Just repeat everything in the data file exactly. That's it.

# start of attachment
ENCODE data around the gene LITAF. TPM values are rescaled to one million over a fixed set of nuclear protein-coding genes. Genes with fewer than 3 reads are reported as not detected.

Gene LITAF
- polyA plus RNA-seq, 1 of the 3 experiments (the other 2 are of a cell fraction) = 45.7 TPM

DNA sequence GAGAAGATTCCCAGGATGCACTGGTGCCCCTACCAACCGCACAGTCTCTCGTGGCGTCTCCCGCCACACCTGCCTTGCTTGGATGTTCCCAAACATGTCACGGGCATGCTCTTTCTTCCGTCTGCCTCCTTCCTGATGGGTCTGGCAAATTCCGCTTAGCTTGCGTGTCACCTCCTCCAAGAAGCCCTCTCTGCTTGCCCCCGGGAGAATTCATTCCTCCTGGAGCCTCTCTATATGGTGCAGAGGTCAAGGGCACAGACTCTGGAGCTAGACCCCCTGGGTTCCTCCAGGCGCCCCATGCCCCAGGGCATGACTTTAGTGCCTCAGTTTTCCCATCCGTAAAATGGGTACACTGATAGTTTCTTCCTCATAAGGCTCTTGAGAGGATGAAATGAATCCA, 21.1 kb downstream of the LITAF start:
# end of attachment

ENCODE data around the gene LITAF. TPM values are rescaled to one million over a fixed set of nuclear protein-coding genes. Genes with fewer than 3 reads are reported as not detected.

Gene LITAF
- polyA plus RNA-seq, 1 of the 3 experiments (the other 2 are of a cell fraction) = 45.7 TPM

DNA sequence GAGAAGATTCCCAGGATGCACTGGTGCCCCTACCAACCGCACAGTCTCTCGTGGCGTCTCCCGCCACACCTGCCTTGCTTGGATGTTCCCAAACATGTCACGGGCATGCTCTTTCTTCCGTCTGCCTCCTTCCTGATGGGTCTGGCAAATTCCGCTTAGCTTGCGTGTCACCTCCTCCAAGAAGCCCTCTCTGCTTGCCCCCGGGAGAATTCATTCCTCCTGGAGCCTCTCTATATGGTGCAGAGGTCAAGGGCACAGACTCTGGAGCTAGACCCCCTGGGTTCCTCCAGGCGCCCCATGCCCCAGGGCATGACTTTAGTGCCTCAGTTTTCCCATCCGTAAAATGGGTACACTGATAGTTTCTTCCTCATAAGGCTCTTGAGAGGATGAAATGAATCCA, 21.1 kb downstream of the LITAF start: